Now we get to the one’s that hurt, because the game was close.
 
6/23 at Milwaukee – With the Brewers leading 3-2 in the seventh inning, Duensing walked a batter, got an out, intentionally walked a batter and hit Prince Fielder with a pitch. One of those runners eventually came around to score. Total percentage impact: -7.5%
 
5/22 vs Milwaukee – This was the Saturday game at Target Field, where the Twins grabbed an early lead, the Brewers tied it in the ninth, and the Twins finally won it in the 12th after missing all kinds of previous chances to win it. I expect to find out that Duensing was the main culprit for that comeback. Nope. He just started the seventh with a single and a walk when the scores was just 4-2. Then he was pulled. Guerrier got him out of the inning without any runs scoring. Total percentage impact: -13.6%
 
Bu that’s it for negative WPA. By contrast, he has impacted 31 games positively (two were neutral). But what is amazing here is that these are not Herculean endeavors. These are a guy doing his job in a close game. Here are the five games he impacted most positively:
 
5/12 vs Chicago White Sox – The Twins were clinging to a 3-2 lead and Duensing started the 8th. He struck out Juan Pierre, and got AJ Pierzynski to ground out to second. That’s it. Guerrier got the third out of the inning and the Twins eventually won the game 3-2. Total percentage impact: +9.9%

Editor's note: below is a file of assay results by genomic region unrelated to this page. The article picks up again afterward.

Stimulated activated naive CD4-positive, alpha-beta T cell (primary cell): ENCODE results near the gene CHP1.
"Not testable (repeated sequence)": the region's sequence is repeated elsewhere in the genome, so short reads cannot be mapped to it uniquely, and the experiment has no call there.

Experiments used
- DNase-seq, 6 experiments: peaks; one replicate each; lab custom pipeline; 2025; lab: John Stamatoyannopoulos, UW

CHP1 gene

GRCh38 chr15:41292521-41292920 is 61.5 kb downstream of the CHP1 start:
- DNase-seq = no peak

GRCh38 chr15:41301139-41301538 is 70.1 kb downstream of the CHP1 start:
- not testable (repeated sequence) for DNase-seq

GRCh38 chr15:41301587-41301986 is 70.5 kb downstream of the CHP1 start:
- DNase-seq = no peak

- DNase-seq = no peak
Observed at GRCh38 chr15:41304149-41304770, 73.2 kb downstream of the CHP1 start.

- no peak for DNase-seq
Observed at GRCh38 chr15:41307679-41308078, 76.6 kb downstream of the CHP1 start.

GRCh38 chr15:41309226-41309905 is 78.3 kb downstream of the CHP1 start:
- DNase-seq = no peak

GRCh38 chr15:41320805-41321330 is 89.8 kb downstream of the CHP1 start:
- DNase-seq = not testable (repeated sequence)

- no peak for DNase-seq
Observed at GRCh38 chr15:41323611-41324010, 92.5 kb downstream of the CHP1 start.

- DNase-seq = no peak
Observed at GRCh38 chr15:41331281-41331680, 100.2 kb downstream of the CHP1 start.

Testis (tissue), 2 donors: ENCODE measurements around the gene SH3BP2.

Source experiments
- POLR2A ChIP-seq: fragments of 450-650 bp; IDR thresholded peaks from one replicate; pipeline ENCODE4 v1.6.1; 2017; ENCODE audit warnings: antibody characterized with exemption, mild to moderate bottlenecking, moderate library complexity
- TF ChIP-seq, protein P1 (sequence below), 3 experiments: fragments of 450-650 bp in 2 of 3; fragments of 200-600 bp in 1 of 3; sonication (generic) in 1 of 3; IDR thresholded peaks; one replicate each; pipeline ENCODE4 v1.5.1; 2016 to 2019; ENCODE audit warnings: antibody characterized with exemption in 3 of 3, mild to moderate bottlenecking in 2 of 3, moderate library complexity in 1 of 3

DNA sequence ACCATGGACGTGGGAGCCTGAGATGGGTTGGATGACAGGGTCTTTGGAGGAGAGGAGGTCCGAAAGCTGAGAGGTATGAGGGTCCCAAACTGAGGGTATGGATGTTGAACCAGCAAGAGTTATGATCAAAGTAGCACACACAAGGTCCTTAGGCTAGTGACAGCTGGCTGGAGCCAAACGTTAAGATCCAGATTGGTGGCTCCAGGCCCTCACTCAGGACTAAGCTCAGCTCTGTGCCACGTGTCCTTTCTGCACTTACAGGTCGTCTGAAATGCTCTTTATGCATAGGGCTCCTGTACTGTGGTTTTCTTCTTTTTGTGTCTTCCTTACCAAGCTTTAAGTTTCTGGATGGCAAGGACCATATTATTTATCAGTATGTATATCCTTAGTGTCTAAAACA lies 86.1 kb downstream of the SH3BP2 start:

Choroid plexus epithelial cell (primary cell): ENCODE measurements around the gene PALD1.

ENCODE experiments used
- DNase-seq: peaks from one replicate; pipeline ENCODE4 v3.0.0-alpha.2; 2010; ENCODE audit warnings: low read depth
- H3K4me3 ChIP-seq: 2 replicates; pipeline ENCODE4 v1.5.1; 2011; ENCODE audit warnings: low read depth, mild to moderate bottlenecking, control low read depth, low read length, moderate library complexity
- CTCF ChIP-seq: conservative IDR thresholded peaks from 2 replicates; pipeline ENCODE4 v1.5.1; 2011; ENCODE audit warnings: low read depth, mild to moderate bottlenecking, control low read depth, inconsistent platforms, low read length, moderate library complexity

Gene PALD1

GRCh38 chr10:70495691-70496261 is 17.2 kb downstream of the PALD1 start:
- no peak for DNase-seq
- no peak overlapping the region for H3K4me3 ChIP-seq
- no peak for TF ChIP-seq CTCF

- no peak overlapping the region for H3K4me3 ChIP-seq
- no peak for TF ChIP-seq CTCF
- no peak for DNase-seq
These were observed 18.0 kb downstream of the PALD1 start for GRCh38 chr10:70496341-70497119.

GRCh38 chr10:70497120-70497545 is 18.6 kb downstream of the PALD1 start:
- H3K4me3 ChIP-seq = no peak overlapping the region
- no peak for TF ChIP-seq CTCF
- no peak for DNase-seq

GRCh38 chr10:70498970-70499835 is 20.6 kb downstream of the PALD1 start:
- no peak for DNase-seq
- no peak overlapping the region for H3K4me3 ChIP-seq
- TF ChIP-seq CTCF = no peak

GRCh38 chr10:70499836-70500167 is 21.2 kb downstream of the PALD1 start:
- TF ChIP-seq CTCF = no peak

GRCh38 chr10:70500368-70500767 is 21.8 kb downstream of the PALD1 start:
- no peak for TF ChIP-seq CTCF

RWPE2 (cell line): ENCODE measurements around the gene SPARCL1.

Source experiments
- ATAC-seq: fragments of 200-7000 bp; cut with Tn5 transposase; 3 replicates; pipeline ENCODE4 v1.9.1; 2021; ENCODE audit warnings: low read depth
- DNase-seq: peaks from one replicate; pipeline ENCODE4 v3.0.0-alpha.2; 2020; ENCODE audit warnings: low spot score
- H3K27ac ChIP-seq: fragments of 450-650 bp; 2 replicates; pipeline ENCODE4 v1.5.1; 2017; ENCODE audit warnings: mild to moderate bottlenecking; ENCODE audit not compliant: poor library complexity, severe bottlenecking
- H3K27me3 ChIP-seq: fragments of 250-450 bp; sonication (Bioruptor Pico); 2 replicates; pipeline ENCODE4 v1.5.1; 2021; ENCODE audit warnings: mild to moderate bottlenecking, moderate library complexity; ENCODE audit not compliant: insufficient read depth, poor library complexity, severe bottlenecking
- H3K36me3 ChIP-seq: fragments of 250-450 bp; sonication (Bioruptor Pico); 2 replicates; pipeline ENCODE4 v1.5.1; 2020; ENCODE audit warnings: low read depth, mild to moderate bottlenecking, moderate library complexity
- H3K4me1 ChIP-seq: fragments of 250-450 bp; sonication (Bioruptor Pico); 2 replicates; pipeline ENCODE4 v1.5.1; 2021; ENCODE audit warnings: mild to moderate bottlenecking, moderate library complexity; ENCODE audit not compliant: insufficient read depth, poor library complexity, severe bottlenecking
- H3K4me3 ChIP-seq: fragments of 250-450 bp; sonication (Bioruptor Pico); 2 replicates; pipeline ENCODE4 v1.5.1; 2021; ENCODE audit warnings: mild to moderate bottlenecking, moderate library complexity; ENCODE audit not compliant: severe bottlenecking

5/1 at Cleveland – The Twins blew a 4-2 lead to lose this game 5-4 in the 11th inning when Jesse Crain was unable to clean up a mess that Alex Burnett created. Duensing pitched a scoreless 7th with a 3-2 lead. Total percentage impact: +10.9%
 
4/24 at Kansas City – Duensing entered the eighth inning of a tie game with one out and a runner on first. He walked David DeJesus but got a line drive double-play to get out of the inning. This one was mostly luck. Total percentage impact: +11.3%
 
4/17 vs. Kansas CityNick Blackburn had given up 5 runs in five innings, but the Twins had matched it. Duensing pitched the 6th and 7th innings of the tie game. He actually got a “W” for this one too, because Orlando Hudson hit a home run to lead off the bottom of the seventh. The Twins won the game 6-5.
 
4/9 at Chicago White Sox – This was the first game versus the White Sox, and the big question was what Liriano would look like away from Fort Myers. But the pitchers that carried the team that night were Guerrier and Duensing, who each pitched two scoreless innings in a 3-3 game. Duensing shut down the 9th and 10th frames, and also got the “W” when JJ Hardy singled in Joe Mauer in the 11th inning. 
 
There are another 25 examples like that.
 
Brian Duensing is never going to be a Cy Young winner, and is probably a longshot to make it to an All-Star game. But he’s doing his job on a consistent basis, and the impact it is having on the team is overwhelmingly positive. The Twins have more than enough talent on this team already. If they can coax more players to perform like Duensing – day-in and day-out positive impacts – this pennant race can still be over early in September.